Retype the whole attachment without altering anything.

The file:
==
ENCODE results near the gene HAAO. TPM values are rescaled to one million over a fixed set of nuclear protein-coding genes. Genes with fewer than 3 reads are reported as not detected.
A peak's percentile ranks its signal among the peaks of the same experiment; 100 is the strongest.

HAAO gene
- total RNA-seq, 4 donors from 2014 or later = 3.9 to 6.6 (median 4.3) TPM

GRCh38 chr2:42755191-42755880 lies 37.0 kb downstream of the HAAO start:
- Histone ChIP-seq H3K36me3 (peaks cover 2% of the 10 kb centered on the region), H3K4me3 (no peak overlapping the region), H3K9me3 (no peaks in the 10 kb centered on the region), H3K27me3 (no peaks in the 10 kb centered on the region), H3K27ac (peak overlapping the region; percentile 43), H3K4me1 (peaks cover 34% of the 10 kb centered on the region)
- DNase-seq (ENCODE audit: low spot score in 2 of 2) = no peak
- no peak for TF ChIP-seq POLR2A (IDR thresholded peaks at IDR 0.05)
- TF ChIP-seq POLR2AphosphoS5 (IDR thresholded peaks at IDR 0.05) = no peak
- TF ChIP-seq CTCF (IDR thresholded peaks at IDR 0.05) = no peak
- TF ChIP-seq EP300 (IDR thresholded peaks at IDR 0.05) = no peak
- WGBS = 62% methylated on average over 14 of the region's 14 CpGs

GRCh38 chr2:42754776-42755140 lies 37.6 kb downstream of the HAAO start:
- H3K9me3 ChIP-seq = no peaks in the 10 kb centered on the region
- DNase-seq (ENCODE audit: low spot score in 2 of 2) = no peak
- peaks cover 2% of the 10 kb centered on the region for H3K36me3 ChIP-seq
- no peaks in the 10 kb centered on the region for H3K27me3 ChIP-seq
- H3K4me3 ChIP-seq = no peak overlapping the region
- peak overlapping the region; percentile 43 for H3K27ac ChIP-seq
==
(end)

ENCODE results near the gene HAAO. TPM values are rescaled to one million over a fixed set of nuclear protein-coding genes. Genes with fewer than 3 reads are reported as not detected.
A peak's percentile ranks its signal among the peaks of the same experiment; 100 is the strongest.

HAAO gene
- total RNA-seq, 4 donors from 2014 or later = 3.9 to 6.6 (median 4.3) TPM

GRCh38 chr2:42755191-42755880 lies 37.0 kb downstream of the HAAO start:
- Histone ChIP-seq H3K36me3 (peaks cover 2% of the 10 kb centered on the region), H3K4me3 (no peak overlapping the region), H3K9me3 (no peaks in the 10 kb centered on the region), H3K27me3 (no peaks in the 10 kb centered on the region), H3K27ac (peak overlapping the region; percentile 43), H3K4me1 (peaks cover 34% of the 10 kb centered on the region)
- DNase-seq (ENCODE audit: low spot score in 2 of 2) = no peak
- no peak for TF ChIP-seq POLR2A (IDR thresholded peaks at IDR 0.05)
- TF ChIP-seq POLR2AphosphoS5 (IDR thresholded peaks at IDR 0.05) = no peak
- TF ChIP-seq CTCF (IDR thresholded peaks at IDR 0.05) = no peak
- TF ChIP-seq EP300 (IDR thresholded peaks at IDR 0.05) = no peak
- WGBS = 62% methylated on average over 14 of the region's 14 CpGs

GRCh38 chr2:42754776-42755140 lies 37.6 kb downstream of the HAAO start:
- H3K9me3 ChIP-seq = no peaks in the 10 kb centered on the region
- DNase-seq (ENCODE audit: low spot score in 2 of 2) = no peak
- peaks cover 2% of the 10 kb centered on the region for H3K36me3 ChIP-seq
- no peaks in the 10 kb centered on the region for H3K27me3 ChIP-seq
- H3K4me3 ChIP-seq = no peak overlapping the region
- peak overlapping the region; percentile 43 for H3K27ac ChIP-seq